Slave to my tendency to wish to get to the bottom (and I mean scraping the barrel) of everything I recently asked myself whether I am just a bloody coward. Whether my refusal to enter any competition, in whatever sphere of life, just means that I’d hate to lose. That in truth, cruel light of day, I am SO competitive that entering a competition gives me the jitters because I can’t face coming second. Yes, enter pause for thought. Go into your heart. Dig. Assess soil. Dig some more. Remove smoke screen.
Fact is I am not competitive. Which is not a virtue but a curse. I don’t give a damn. One can analyze the shit out of it, look at it from all sides like a Rubik cube – fact is, competitions don’t mean anything to me. When I couldn’t avoid being entered into something and I won – it meant nothing to me. Nothing. I look at other people and their joy in the face of ‘success’ in wonderment. Someone once put forward that I – best case scenario – so rest in myself or – worst case scenario – have such arrogance that I don’t need the world’s approval. It is true. I am my one and only judge. Though will take the jury of those dear to me into account before condemning myself to a life of hard labour to condone my sin of just skipping along.
I am not easily embarrassed. Which is why I rarely do embarrass myself. Yesterday I did. No, I did not leave the house with the back of my skirt tucked into my knickers. No, I did not haemorrhage three days after giving birth, in Waitrose, at the delicatessen counter – of all places. It was worse. In fact, it was so bad I have gone into denial. Where are those holes to swallow you when you need them? Why are we put onto this earth to endure shame?
Don’t ask me. I don’t know. All I do know is that animals have one over humans: Animals don’t feel shame. No animal, with the possible exception of a dog, can be made to feel embarrassed. Animals are what they are. End of story. I wish I were a worm. On a hook. At the end of a fishing rod. That way I may come in useful. Tempting some fry.
Sweethearts, it’s just been brought to my attention that we are about to celebrate the 65th anniversary of the microwave.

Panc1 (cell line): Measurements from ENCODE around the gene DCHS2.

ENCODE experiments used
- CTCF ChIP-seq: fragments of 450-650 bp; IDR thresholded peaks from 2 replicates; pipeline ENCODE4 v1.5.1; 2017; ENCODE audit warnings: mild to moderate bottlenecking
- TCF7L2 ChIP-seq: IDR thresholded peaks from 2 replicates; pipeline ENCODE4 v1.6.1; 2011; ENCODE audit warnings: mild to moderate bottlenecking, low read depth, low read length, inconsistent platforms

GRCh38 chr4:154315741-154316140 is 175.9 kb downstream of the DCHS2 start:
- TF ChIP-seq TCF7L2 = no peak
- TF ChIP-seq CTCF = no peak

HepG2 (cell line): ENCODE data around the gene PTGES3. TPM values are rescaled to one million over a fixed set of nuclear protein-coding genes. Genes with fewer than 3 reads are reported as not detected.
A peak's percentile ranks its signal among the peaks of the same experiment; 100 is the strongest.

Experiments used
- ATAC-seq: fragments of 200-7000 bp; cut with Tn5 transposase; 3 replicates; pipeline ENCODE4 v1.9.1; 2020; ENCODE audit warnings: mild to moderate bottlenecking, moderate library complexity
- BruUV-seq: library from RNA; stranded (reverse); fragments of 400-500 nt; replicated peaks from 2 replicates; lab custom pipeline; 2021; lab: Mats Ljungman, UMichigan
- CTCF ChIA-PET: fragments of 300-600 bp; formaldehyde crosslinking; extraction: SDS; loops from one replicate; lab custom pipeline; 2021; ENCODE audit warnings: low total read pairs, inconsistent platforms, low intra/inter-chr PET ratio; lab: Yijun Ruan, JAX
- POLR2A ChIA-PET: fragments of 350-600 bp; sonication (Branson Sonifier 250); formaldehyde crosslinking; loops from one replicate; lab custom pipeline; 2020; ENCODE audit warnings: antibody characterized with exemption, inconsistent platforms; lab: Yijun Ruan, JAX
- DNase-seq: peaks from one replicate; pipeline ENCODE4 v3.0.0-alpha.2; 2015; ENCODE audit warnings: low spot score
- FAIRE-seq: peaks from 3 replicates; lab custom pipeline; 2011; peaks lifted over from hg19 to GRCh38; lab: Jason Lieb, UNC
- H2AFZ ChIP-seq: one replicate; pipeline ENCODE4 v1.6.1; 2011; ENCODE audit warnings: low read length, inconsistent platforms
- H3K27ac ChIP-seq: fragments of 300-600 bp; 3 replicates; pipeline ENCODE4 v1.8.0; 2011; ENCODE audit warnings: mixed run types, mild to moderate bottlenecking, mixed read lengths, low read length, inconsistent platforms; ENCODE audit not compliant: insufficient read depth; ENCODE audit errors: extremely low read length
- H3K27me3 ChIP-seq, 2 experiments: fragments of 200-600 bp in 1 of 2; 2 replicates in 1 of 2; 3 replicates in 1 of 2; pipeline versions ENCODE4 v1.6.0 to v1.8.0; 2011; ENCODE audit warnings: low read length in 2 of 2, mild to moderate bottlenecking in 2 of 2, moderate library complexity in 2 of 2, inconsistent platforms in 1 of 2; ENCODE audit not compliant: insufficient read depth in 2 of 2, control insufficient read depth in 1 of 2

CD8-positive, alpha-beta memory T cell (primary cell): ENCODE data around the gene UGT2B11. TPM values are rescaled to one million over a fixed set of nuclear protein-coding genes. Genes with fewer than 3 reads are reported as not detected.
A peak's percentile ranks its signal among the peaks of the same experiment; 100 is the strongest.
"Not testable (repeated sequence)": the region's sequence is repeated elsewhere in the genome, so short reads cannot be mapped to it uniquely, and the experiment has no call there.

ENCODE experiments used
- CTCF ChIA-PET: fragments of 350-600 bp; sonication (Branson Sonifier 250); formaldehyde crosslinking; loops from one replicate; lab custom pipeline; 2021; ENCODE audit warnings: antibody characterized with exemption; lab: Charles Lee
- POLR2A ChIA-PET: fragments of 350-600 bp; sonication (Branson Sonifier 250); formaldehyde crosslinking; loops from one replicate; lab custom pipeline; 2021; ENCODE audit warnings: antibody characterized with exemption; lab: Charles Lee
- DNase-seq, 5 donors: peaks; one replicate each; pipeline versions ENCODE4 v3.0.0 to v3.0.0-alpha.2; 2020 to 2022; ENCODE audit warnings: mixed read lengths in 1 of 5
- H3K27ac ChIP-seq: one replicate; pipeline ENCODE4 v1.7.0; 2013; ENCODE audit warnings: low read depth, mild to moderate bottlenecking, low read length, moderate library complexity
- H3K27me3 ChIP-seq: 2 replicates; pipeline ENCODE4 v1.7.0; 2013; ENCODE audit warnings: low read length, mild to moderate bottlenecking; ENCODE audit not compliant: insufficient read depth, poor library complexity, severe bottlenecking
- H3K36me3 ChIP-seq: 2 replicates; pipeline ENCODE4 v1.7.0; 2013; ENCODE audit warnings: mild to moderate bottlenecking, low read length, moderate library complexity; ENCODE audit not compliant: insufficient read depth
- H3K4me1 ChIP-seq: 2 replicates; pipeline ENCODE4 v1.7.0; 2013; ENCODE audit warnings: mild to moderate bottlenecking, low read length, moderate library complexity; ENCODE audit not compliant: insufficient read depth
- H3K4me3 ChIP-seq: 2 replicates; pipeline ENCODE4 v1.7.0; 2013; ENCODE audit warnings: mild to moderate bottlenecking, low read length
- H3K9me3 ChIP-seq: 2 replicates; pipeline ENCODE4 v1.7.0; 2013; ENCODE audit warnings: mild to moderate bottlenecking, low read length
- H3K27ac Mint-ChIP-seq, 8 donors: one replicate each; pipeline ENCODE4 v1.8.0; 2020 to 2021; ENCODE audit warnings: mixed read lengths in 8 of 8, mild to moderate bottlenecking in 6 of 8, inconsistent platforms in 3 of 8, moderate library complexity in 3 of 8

Americans, and everyone else, please do look away NOW: I don’t have a microwave. As shameful secrets go this one ranks high.
What are microwaves actually for? Not to pass up on Zeitgeist I bought one a few years ago. In the time it took me to still not understand its mechanics I could have baked a LARGE potato in the oven, made a ragu and assembled a Lasagne, both from scratch, and defrosted the whole freezer by hand, and in a timely manner.
If ever there was a gadget in my kitchen – other than that weapon of mass destruction, namely the pressure cooker – leaving me flummoxed it’s the microwave. I was in awe of it. It sat there. Neat. Pleasing to the eye. Yet so superfluous. Since even a microwave has a right to fulfill its destiny I sold it to a more appreciative soul.
How is this for a nice little moral dilemma: You are asked to vote in a contest. One of the contestants is a friend of yours. Do you give your friend the thumbs up or vote for the best, in your opinion, entry? Trust me. This is not easy. At all. Am thrown for six. Who better to ask than the Angel. The Angel, not easily unsettled, contemplated my question for two minutes and came down on the side of voting for the friend, regardless. Mmm. Interesting. I am not so sure. Not least because it questions the merits of a contest. Not exactly rigged but not far from it either.
Reminds me of the Angel coming home from school with one of his many productions (at age, I don’t know, seven or eight). It was a painting. I got the vibe he wasn’t very pleased with his effort though I thought it quite good and said so. Oh dear. Enter the artistic temperament. What did he say, with some disdain: “You would say that, Mama, wouldn’t you? After all, you are my mother.” If ever there was a damning verdict. Thus my career as a critic of the arts came, temporarily, to an abrupt end. However, oh the satisfaction, only a week later he came home with some story he had written, showed it to me and I said to him, sweet revenge: “I may be your mother but this isn’t very good.” Dear dog in heaven. Enter artistic temperament again. There were tears. Well, you can’t have it both ways. Since then he trusts his mother’s judgement, either way, even if he doesn’t always agree with it.